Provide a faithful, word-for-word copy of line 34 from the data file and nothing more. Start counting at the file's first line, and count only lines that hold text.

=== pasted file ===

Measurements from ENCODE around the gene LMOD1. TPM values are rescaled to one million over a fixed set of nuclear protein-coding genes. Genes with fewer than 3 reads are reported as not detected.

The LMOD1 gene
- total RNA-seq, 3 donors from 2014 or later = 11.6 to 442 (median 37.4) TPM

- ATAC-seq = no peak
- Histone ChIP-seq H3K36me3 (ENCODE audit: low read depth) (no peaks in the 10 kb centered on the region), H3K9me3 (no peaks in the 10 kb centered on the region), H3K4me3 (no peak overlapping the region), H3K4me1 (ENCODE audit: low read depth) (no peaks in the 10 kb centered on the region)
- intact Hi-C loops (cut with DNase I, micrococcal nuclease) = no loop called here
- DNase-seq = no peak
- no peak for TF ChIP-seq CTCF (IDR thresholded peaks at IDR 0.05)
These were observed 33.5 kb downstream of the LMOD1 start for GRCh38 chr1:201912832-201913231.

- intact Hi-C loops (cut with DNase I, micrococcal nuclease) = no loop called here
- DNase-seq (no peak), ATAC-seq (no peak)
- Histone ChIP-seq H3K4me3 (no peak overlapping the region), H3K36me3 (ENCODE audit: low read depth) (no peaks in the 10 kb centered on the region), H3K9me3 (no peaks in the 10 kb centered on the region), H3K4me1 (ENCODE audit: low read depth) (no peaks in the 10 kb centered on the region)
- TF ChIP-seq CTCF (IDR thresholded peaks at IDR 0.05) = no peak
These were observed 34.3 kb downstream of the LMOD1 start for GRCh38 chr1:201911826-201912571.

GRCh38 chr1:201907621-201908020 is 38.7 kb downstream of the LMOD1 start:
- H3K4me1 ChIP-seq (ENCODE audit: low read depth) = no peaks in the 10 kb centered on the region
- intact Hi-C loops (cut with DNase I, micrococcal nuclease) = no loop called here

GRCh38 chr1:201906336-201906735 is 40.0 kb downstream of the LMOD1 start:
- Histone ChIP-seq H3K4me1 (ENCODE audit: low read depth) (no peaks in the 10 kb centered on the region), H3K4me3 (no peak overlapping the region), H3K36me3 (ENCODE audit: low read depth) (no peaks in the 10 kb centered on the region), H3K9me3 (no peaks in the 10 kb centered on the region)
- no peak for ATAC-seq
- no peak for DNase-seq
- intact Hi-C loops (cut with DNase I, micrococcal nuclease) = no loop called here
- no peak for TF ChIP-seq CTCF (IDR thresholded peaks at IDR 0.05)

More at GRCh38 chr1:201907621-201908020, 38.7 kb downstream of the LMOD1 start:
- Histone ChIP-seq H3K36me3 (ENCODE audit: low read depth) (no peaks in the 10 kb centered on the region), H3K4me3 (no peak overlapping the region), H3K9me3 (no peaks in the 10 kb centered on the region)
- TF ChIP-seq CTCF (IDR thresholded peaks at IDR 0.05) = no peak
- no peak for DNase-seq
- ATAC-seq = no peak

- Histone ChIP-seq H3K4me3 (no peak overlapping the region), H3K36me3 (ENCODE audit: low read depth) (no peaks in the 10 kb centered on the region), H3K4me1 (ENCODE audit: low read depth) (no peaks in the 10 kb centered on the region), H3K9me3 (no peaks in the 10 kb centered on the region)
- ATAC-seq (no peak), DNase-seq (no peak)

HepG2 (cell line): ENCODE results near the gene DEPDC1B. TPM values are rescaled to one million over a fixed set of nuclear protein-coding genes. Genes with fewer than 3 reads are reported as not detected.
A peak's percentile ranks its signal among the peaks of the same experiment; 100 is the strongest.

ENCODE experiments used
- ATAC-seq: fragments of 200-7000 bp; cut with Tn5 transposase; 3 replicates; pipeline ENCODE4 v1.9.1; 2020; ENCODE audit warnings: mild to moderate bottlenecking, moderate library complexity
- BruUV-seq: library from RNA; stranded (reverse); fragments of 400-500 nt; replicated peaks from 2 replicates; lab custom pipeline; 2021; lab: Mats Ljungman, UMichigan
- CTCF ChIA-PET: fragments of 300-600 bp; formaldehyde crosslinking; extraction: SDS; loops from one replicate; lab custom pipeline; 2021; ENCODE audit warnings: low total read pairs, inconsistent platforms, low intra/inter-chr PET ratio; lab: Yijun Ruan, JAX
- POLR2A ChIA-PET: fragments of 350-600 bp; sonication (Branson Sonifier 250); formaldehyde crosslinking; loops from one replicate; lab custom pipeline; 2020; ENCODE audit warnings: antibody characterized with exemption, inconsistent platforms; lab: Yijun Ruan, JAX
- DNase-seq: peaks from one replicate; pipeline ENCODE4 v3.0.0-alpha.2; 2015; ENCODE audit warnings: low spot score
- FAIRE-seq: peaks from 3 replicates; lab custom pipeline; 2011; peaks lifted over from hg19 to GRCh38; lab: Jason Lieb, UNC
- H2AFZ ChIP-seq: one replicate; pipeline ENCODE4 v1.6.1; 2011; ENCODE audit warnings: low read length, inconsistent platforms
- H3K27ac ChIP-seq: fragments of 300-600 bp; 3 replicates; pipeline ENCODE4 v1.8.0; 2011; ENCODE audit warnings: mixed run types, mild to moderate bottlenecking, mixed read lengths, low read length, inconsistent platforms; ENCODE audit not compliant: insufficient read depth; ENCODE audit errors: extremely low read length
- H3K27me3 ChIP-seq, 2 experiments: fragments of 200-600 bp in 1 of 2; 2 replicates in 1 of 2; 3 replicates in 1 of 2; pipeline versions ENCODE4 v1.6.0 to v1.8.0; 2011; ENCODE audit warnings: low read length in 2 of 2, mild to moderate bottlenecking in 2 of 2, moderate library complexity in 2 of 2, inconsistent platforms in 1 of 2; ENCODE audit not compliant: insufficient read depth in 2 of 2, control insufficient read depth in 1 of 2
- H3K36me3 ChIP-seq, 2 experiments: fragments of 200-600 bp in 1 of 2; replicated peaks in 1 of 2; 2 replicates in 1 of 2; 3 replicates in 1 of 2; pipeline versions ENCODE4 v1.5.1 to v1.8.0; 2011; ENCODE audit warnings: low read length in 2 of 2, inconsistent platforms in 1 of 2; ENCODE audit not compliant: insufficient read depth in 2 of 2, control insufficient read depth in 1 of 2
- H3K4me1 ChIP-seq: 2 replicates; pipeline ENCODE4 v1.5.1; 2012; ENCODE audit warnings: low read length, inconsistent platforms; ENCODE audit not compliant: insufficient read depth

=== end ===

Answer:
- ATAC-seq: fragments of 200-7000 bp; cut with Tn5 transposase; 3 replicates; pipeline ENCODE4 v1.9.1; 2020; ENCODE audit warnings: mild to moderate bottlenecking, moderate library complexity